Statement: “We’ll send a crew out in about four to five days and get it fixed,” City Councilman Kevin Faulconer said about the city’s response to pothole complaints during a March interview with 10News.
Analysis: As San Diego’s underfunded streets have gotten worse, city officials have gone to great lengths to tout their efforts to fix them. They’ve held pothole patrols, photo-ops with pothole crews, even repaired them themselves. Faulconer joined the chorus in March at a pothole repair event in Point Loma. During an interview with 10News, he assured residents that their complaints would be handled within five days.
But that promise overstated the city’s average response to pothole complaints. Faulconer portrayed the city in a far rosier light than mountains of data support.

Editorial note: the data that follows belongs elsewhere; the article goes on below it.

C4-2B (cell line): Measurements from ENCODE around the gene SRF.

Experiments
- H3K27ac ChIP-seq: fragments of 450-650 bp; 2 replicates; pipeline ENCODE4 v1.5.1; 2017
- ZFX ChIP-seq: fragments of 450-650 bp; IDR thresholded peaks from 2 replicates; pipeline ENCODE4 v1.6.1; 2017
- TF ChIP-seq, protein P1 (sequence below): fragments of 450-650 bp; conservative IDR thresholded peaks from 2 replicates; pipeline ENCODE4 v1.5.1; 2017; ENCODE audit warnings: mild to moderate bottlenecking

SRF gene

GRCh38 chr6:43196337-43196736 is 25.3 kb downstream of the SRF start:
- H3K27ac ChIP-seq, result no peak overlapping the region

Crews have typically taken weeks to first assess pothole complaints over the past four years, according to a Voice of San Diego analysis. Last year, the average was 52 days (after excluding complaints with date mistakes). As we reported in depth Wednesday:
In Faulconer’s council district, which stretches from downtown to Pacific Beach, it took repair crews an average of 16 days to address complaints in 2008. Last year, it took nearly twice as long. Crews met Faulconer’s promise — a response within five days — in fewer than half the cases.
Among all pothole repairs — not just those spurred by complaints — Faulconer’s pledge still isn’t correct. In the 2011 fiscal year, city streets officials reported that it took about eight days to repair the average pothole.
Neither our analysis nor the city’s figures back up Faulconer’s promise to San Diegans. We’ve rated it False. Asked about the statement last week, Faulconer declined to comment.
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